SDPD's Retention Problem Comes From Within

Opinion

SDPD's Retention Problem Comes From Within

If officers felt respected and honored by their leaders and the communities they serve, their jobs would be easier, making retention more feasible. That won’t happen until the culture and practices are changed within the SDPD.

The San Diego Police Department’s inability to recruit and retain police officers doesn’t stem from the increased media scrutiny on policing, the problem comes from within the SDPD. Until the department changes its culture and internal climate, the problems will persist.

Commentary - in-story logoThe SDPD needs a boost in morale, and new leadership that will inspire young police officers. The department has suffered some blows, including police officers being convicted of misconduct, the department being sued for racism by one of its own and being found to have racial disparities in traffic stops. It’s hard for young officers to seek to be employed by SDPD and remain in the department with this kind of negative publicity.

San Diego Police Chief Shelley Zimmerman must take personal responsibility for the failures of the SDPD not being able to recruit and retain an adequate number of police officers. She must not only be able to help communities solve their problems, but she must also be effective in solving problems within her own department. When Zimmerman switches the blame on media and others, it thwarts SDPD’s ability to identify the real problems.

The SDPD must become the leader in rebuilding trust with all communities by seriously transforming its practices. When a white person sees a police officer, they feel safe and protected. Sometimes when a person of color sees a police officer, especially younger black men, they can feel threatened. This must change. The recent racial profiling report bears this out. We are not all being treated the same. The SDPD must acknowledge these racial disparities, and hire and train officers who will share the values of the communities they serve. When all community members are treated with dignity and respect, they will in return recognize peace officers as legitimate, which will create healthy relationships and build bridges of trust between officers and communities; especially communities of color.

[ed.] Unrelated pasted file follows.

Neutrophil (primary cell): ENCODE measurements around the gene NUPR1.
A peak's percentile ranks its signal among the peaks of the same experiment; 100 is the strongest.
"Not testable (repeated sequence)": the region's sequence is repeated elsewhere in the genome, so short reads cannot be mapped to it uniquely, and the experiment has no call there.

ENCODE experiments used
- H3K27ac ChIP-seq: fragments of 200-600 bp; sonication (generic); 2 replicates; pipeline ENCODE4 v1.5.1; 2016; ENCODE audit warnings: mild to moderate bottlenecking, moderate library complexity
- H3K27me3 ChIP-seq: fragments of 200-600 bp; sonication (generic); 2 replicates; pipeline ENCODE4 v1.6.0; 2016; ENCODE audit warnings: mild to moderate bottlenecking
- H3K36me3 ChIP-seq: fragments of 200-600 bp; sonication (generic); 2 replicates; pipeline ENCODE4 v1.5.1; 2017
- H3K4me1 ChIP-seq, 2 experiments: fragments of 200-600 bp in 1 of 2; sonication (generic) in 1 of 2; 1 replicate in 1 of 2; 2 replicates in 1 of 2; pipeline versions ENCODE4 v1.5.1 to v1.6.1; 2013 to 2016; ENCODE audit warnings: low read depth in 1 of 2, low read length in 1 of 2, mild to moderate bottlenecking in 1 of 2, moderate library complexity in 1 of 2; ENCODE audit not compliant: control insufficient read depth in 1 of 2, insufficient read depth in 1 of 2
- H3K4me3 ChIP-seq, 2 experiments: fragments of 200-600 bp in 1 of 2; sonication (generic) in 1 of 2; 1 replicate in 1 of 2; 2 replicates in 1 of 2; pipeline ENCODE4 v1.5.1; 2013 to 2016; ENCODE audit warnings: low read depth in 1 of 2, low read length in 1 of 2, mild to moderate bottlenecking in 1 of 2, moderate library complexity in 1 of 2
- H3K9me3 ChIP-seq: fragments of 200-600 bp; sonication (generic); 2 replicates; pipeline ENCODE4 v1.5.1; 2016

If officers felt respected and honored by their leaders and the communities they serve, their jobs would be easier, making retention more feasible. That won’t happen until the culture and practices are changed within the SDPD.

Mayor Kevin Faulconer must be transparent and assure us that when Zimmerman retires, he will not try to find a loophole to keep her. As required by the Deferred Retirement Option Plan, Zimmerman must  retire by March 1 next year as she has signed up to do, and the mayor must make sure that she does. While we appreciate Zimmerman’s service, as top cop, she had her opportunity to build community trust (especially in communities of color), bring change, stability, boost morale and fix the recruitment and retention problem within the department. It’s time to let another leader take the helm and launch new policies and initiatives meant to tackle these issues head-on.

If the city of San Diego wants to become the leader in recruiting and retaining police officers, the mayor and City Council can begin by conducting a national search to hire a police chief who has proven experience in successfully recruiting and retaining officers, and transforming cultures within public safety systems that inspires and brings people together.

Also, SDPD must become the leader in having the best pay and benefits in California in order to retain officers trained by the academies for which our taxes pay. There is no need to have one of the best training academies and testing processes that are difficult to pass, and then give officers a pay and benefit package that isn’t as good as it can be. Those officers who accept employment with SDPD are going to leave once they get a better offer.

The SDPD can become the role model for other law enforcement agencies by adopting a framework called HEAT, which puts a focus on hiring, equipment, accountability and training.

First and foremost, SDPD needs to change how and who it hires –  hire people likely to de-escalate, not those who are likely to be aggressive. And we need to hire more diverse officers. Recent research shows, for example, that female officers are more likely to resolve conflict peacefully.

How we equip these new hires is also important – do we arm them with Tasers, pepper spray or some other new technology that decreases officer-involved shootings?

Then there’s accountability. The Community Review Board on Police Practices, a civilian review board that reviews complaints against officers, doesn’t have enough power and teeth. SDPD needs an independent, fully budgeted and staffed, subpoena-empowered panel that can readily and quickly do independent investigations of citizen complaints so we weed out the bad hires and keep the best and brightest.

And SDPD needs to get serious about introducing additional and recurring training programs that address implicit bias, mental health, de-escalation and other issues police officers are facing.

If the SDPD leadership implemented the HEAT framework, and transformed its culture and practices, it would lead to better recruitment and retention.

Cornelius Bowser is a bishop at Charity Apostolic Church. Bowser’s commentary has been edited for style and clarity. See anything in there we should fact check? Tell us what to check out here

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